Centre’s calculations on unlocking seem to have gone majorly wrong
THE coronavirus pandemic has hit the businesses hard in the state as in the rest of the country. First, a long lockdown beginning March 22 in the state and beginning March 25 in the rest of the country forced the businesses to shut down. However, even in phase 3 of unlocking, the businesses in the state continue to be shackled by the fallout of the pandemic in terms of business. Faced with lack of clientele even after the country went into unlock mode, many businesses have either remained shut or have closed after a brief reopening. Those that continue to function are facing a severe resource crunch, with not much revenue generated on a day to day basis. The unchecked spread of the virus has only increased the fear among people and makes them avoid moving out. They keep their movements to the least in order to protect themselves from infection. Travels have been put off.
Such has been the impact of the pandemic in the state that the once thriving hotel and restaurant business has virtually collapsed, the lack of customers forcing some to close down. The businesses that borrowed money from banks have defaulted in repayment. The hoteliers who sought permission to reopen after the lockdown are facing an extremely difficult situation as customers are hard to come. All their efforts to lure customers did not yield results. Some restaurants have been closed too. Many others are finding it difficult to run. A big fall in clientele has forced many eateries to hike the rates of the food items sold by them. It is not only restaurants but also other businesses such as retail and groceries that too have hiked their prices. Even the prices of medicines have been hiked. The increase in prices could be counterproductive as working people are already reeling under the impact of salary cuts and businessmen are taking financial hits. With incomes shrinking and the departure of the coronavirus not in sight, both businessmen and working people are spending wisely. That is one of the major reasons why the businesses are not getting clients.
The hospitality industry had hoped to cash in on the fall in the number of COVID-19 cases in the state in June. That was the reason why they pleaded with the government to allow them to restart the hotels. Other businesses too had expected to benefit from the revival of the tourism sector. However, soon after the government gave them permission, the state saw a big flareup of COVID cases, first in the Mangor Hill area of the port town of Vasco and thereafter in almost every nook and corner of the state. With hundreds of cases being reported in the state, and air, rail and road connectivity still restricted, there was little that could attract tourists to the state.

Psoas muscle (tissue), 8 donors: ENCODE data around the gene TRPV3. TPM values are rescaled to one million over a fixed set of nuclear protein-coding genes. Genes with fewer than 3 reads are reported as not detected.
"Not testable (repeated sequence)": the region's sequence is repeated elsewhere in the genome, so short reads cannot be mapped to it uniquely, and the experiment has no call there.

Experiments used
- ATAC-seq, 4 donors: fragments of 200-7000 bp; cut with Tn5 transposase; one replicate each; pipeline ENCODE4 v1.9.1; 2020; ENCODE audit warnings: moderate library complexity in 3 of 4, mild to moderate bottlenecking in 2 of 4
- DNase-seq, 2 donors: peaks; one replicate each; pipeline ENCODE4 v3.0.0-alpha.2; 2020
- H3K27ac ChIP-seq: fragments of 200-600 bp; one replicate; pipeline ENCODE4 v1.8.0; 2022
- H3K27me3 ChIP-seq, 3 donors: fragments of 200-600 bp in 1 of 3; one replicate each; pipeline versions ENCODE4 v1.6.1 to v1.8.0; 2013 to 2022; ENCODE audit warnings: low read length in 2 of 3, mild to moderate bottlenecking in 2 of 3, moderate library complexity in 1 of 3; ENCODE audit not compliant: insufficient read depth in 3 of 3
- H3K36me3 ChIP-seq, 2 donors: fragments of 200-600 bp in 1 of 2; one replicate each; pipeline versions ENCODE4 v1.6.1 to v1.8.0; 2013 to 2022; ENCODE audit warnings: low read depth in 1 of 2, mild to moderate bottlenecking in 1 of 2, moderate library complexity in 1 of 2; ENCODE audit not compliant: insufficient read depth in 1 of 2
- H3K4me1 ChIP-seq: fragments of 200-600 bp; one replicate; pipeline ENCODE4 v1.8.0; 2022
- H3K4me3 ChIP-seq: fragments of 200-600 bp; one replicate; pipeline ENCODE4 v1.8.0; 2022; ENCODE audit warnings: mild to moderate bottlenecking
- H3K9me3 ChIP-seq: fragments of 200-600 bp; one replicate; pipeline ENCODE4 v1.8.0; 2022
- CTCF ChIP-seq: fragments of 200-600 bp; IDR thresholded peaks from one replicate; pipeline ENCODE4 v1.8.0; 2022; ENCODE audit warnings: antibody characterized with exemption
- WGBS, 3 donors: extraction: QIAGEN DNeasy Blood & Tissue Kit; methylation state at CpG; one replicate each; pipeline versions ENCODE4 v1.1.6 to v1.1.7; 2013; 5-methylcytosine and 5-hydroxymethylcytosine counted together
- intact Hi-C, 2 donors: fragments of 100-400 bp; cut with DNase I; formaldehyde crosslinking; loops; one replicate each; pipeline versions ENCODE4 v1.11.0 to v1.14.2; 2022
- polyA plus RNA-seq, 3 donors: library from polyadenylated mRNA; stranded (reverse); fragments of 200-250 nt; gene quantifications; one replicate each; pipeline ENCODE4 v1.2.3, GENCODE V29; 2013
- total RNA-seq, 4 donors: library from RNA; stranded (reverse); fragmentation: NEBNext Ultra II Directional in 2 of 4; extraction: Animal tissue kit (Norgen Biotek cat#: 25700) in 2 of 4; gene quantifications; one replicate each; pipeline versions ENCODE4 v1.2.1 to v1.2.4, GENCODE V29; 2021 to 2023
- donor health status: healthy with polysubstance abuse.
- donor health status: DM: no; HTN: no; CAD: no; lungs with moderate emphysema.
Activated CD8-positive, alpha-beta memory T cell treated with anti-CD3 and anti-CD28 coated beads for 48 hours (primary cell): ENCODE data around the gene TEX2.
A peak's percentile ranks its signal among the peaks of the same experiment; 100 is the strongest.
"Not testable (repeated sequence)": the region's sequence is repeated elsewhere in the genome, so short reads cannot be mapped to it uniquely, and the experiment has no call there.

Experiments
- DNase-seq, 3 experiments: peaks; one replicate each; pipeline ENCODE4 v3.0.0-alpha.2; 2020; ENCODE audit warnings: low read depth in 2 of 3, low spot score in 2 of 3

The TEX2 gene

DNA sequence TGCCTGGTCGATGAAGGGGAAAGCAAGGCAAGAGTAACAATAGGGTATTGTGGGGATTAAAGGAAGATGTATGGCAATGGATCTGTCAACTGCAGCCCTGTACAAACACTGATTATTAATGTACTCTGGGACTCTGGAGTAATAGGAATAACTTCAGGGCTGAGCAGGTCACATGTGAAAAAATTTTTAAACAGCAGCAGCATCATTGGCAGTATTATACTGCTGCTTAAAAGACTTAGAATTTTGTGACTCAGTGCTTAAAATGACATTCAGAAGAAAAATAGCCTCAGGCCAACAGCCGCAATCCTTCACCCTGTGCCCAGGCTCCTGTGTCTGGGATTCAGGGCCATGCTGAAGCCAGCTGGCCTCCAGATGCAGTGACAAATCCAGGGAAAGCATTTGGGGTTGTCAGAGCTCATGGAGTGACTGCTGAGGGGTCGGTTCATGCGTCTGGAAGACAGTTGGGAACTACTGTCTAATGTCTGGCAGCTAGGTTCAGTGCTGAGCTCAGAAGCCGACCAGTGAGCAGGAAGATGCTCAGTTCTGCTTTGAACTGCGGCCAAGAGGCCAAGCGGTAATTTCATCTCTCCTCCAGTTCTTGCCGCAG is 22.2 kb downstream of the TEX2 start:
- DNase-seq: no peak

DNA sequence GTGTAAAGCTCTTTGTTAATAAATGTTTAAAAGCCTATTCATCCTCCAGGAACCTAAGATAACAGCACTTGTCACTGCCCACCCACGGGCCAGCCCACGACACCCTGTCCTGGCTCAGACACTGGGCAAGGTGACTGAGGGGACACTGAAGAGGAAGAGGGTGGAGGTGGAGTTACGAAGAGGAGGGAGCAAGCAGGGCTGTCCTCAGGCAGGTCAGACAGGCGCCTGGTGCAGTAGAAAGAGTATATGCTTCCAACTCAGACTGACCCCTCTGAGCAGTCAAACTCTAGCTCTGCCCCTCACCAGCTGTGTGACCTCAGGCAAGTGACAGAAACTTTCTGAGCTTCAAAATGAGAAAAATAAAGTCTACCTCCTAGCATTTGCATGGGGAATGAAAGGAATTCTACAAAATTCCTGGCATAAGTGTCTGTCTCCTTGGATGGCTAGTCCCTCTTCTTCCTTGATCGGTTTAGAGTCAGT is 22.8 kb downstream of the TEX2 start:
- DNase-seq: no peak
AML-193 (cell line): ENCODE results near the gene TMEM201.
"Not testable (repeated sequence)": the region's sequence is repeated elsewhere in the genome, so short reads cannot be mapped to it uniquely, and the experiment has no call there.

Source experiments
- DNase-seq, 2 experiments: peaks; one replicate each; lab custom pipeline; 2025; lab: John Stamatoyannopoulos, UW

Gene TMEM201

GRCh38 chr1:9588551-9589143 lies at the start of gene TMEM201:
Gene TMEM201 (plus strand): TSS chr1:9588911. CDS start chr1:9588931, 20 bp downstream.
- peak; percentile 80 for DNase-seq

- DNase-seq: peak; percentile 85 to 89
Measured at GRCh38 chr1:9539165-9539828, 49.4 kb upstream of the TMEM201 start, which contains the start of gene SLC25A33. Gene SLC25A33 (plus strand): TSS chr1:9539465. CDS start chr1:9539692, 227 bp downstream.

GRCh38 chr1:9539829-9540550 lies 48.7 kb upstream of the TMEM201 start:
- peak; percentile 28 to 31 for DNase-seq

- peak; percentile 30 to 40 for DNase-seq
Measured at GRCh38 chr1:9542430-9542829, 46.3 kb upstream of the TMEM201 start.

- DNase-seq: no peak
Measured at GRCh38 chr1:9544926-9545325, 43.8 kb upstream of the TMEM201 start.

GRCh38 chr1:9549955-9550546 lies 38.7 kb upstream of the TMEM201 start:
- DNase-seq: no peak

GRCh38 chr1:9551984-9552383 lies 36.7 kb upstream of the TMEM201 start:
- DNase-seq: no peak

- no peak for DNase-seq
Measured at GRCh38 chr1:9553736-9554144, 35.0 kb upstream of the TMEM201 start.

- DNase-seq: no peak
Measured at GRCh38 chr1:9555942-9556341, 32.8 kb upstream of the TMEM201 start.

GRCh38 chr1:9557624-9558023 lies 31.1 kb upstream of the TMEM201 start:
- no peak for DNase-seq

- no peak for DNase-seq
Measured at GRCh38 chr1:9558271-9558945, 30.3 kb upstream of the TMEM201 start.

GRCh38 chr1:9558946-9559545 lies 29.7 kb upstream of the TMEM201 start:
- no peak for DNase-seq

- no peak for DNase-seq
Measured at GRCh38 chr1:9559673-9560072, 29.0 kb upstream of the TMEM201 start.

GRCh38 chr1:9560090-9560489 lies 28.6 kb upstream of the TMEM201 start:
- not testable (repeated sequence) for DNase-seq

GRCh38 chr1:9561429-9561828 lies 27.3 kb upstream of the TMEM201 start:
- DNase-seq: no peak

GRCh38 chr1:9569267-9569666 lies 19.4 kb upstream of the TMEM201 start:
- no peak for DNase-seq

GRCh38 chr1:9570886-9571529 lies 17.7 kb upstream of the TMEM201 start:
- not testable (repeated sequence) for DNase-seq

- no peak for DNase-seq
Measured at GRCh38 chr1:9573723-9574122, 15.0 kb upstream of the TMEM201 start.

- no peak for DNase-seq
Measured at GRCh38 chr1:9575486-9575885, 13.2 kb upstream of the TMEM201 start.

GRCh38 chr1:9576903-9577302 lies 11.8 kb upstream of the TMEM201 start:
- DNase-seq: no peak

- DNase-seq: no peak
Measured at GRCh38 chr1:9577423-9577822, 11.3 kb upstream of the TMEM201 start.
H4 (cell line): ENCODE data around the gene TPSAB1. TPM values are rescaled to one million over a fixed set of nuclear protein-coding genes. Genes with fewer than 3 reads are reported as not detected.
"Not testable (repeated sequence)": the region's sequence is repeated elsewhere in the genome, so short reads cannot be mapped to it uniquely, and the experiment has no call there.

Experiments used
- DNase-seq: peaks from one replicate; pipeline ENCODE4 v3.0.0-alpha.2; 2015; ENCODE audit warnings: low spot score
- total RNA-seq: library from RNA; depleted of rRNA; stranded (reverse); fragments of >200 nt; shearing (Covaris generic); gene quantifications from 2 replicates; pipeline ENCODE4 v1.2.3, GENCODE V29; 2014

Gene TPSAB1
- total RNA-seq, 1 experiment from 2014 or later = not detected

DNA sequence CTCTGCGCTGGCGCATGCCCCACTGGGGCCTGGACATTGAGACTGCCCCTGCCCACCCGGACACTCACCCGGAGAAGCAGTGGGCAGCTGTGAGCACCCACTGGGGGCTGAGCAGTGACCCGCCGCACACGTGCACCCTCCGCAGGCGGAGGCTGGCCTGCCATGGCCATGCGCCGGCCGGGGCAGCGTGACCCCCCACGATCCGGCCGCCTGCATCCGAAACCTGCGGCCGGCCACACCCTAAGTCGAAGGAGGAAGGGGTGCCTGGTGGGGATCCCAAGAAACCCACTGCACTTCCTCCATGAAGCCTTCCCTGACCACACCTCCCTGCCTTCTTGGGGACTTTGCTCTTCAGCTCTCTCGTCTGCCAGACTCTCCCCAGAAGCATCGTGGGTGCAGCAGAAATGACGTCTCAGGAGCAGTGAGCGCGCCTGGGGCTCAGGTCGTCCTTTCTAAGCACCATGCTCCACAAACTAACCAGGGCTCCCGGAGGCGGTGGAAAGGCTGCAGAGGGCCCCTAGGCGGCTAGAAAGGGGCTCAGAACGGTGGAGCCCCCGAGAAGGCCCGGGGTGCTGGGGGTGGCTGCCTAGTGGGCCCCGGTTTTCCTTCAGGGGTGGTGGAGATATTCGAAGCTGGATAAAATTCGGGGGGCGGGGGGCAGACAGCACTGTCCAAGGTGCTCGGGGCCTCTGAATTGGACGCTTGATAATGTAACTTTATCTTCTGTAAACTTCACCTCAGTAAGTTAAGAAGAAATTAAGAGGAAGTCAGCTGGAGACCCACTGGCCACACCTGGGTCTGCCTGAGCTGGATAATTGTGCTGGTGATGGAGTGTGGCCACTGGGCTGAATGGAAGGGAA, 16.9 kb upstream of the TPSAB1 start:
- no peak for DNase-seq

The COVID situation is becoming more and more grim with every passing day. There is no possibility of tourists coming, whether for business purposes or for recreation; there is no possibility of people visiting markets like normal days and spending like normal times. Businesses find it no less difficult to manage their staff costs. Businesses such as fishing are shackled by the problem of non-availability of labour. The migrant labourers who used to work for them have not returned, because the virus remains unchecked in their native states as well as in Goa. With no signs of the spread of the virus slowing down, the business community cannot expect normal business anytime soon. Unlock will continue to mean unlocking only in name as long as the state government and the central government do not succeed in containing the virus. The main idea that drove the central government to go for unlocking was that the virus was going to be around for a long, long time, so there was no point in keeping businesses shut. The central government had calculated that there would be an increase in the number of COVID cases with the unlocking; however, the economic benefits from it – that is, viability of businesses, wage employment and government revenue – would far outweigh the human costs. These calculations have gone majorly wrong: the human costs far outweigh the economic benefits.